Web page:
Now the most famous literary day is of course Leopold Bloom’s in James Joyce’s Ulysses, but Animal People is nothing like that! It’s much shorter for a start, and this is one of the things I like about Wood’s writing: it is tightly focussed – and beautifully edited – so that not one word is wasted and there is no extraneous padding. Like the novels of Thea Astley, it ‘packs its punch’ in a couple of hundred perfectly placed words. Like the author herself, I found the character of Stephen strangely compelling. I finished the book last night and I’m still thinking about what there is to admire about him…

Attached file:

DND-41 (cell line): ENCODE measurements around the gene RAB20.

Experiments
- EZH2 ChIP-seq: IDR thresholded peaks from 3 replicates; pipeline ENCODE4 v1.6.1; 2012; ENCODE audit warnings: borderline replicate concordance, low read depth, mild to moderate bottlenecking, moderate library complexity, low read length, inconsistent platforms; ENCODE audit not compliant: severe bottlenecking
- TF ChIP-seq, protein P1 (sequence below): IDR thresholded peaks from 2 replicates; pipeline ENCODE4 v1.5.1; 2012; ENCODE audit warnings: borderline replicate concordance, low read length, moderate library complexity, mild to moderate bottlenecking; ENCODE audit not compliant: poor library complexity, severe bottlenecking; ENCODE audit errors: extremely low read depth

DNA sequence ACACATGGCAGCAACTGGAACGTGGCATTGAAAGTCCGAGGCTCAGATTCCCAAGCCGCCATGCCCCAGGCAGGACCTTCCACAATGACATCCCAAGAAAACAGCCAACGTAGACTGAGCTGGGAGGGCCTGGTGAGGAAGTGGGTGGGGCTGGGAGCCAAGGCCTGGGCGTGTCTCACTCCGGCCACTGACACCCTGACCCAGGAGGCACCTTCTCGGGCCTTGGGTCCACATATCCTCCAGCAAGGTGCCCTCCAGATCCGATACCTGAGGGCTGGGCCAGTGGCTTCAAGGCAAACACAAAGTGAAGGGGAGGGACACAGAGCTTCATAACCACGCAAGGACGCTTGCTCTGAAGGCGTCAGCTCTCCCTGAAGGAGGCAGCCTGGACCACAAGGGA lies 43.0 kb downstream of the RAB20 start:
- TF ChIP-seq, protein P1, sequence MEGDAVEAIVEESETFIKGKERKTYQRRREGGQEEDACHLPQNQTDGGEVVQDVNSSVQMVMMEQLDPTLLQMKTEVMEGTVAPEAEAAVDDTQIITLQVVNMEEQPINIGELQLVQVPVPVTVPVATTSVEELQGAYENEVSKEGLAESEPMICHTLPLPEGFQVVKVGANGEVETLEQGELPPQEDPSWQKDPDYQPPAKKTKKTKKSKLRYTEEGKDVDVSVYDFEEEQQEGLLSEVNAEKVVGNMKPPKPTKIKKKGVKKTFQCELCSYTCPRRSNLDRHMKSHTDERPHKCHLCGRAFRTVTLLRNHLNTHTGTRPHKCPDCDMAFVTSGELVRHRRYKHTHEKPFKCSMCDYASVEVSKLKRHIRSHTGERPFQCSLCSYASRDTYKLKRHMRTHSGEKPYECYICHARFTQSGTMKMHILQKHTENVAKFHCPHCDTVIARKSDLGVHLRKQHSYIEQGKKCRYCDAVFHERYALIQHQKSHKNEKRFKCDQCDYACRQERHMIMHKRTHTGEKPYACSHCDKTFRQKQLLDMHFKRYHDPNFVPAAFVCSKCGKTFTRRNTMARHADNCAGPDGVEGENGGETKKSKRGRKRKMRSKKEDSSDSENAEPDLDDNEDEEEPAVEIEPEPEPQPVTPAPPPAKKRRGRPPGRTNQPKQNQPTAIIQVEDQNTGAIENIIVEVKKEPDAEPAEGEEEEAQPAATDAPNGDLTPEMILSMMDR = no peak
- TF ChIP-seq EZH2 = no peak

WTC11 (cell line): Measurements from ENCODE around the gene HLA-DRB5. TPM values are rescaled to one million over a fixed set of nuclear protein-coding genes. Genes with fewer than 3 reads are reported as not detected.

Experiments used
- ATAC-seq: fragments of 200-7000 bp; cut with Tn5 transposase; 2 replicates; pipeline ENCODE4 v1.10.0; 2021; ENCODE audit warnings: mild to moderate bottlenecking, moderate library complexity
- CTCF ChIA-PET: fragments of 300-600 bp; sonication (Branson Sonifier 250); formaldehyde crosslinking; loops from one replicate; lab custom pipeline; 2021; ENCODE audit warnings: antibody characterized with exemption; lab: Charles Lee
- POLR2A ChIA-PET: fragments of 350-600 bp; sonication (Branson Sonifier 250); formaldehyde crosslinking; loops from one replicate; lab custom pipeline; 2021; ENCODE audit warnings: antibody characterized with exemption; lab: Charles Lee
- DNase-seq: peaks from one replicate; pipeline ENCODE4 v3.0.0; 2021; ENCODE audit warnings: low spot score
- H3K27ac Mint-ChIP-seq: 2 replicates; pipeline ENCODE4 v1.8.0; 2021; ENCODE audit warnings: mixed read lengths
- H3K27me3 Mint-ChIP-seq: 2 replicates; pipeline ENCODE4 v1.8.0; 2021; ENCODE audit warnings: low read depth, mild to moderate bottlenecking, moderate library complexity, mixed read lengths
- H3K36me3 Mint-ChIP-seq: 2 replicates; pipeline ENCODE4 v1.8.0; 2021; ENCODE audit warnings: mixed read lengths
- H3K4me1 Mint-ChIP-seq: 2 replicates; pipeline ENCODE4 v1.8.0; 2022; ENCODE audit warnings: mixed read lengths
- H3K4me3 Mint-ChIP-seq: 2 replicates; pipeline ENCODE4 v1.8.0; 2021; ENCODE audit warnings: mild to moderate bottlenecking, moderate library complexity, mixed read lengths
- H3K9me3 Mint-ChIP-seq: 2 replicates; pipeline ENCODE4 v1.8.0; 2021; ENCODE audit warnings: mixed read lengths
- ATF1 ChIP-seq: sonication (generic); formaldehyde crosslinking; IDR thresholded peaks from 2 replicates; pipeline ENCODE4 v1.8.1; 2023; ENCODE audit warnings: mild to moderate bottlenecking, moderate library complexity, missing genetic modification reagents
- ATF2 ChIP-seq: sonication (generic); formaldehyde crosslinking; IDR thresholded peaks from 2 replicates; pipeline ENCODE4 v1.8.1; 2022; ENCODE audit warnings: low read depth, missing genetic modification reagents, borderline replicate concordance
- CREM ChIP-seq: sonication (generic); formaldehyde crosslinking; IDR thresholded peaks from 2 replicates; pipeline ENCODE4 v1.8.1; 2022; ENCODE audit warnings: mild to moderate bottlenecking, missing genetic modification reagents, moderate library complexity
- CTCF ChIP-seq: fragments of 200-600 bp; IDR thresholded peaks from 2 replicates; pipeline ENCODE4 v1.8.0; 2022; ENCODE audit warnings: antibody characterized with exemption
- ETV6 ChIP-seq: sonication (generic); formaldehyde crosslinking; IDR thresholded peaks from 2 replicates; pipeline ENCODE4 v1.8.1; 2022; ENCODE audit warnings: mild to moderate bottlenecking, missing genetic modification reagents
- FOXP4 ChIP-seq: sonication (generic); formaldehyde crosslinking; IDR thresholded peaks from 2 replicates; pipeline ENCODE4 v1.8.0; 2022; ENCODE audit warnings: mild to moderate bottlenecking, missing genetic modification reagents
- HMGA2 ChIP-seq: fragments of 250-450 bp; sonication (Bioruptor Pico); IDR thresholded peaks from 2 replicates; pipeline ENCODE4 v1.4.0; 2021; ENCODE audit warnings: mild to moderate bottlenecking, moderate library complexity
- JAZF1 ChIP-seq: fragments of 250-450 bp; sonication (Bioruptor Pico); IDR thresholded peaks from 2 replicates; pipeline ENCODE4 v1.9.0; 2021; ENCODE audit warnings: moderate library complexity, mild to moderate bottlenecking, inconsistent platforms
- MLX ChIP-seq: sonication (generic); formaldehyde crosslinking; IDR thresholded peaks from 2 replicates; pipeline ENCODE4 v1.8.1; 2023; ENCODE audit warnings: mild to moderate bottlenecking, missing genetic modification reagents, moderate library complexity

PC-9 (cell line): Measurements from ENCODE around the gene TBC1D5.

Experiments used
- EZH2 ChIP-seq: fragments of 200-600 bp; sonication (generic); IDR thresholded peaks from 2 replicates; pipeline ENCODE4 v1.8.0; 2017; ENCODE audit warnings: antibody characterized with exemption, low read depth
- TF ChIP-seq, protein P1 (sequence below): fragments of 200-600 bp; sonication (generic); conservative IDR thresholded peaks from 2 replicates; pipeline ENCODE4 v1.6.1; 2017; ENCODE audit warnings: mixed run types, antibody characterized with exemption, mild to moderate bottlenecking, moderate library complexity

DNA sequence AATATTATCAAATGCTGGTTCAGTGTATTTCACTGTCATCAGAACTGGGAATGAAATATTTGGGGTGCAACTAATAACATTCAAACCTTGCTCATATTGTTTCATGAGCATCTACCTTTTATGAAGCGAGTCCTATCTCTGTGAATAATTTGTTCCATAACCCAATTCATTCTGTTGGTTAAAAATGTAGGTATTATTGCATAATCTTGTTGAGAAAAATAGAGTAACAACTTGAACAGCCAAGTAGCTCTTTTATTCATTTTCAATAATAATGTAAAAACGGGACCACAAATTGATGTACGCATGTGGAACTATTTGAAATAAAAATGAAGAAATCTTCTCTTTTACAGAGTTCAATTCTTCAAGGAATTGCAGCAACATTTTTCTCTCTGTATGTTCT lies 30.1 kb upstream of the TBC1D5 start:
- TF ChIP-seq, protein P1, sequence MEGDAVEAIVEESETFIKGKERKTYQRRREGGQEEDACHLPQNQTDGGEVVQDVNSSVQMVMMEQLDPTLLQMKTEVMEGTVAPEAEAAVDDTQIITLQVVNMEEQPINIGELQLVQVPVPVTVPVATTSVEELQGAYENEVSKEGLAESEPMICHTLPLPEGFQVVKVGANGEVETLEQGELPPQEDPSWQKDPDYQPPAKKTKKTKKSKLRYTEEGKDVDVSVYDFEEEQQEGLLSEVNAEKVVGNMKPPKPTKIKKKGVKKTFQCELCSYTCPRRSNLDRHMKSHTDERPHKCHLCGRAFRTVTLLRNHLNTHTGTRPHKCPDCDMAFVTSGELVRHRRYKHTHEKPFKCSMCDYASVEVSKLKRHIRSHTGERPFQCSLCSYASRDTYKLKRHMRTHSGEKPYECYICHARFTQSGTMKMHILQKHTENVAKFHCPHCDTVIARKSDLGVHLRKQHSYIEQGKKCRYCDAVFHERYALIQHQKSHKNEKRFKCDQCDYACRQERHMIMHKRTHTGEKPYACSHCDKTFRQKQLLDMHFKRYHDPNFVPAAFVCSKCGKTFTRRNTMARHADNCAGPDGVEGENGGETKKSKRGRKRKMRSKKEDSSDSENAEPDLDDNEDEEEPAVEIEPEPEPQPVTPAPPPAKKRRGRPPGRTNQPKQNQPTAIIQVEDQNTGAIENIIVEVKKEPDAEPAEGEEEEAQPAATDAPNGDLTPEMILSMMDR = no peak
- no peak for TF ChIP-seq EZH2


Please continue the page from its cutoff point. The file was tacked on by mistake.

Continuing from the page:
In a city focussed on wealth-creation and social prestige, Stephen is a sandwich hand, working at the zoo, (presumably Sydney’s iconic Taronga Park zoo). But in a world where specialty shops have taken anthropomorphism to a bizarre extent, Stephen’s not interested in animals of any kind. He’s almost immobilised by companion animals, a fear of engagement which manifests itself in a debilitating allergy. Naturally dogs and cats love him – how do they always know?? The novel shows people trying to get close to him too but he pushes them away – like the neighbour’s dog – because he fears relationships and the demands they make.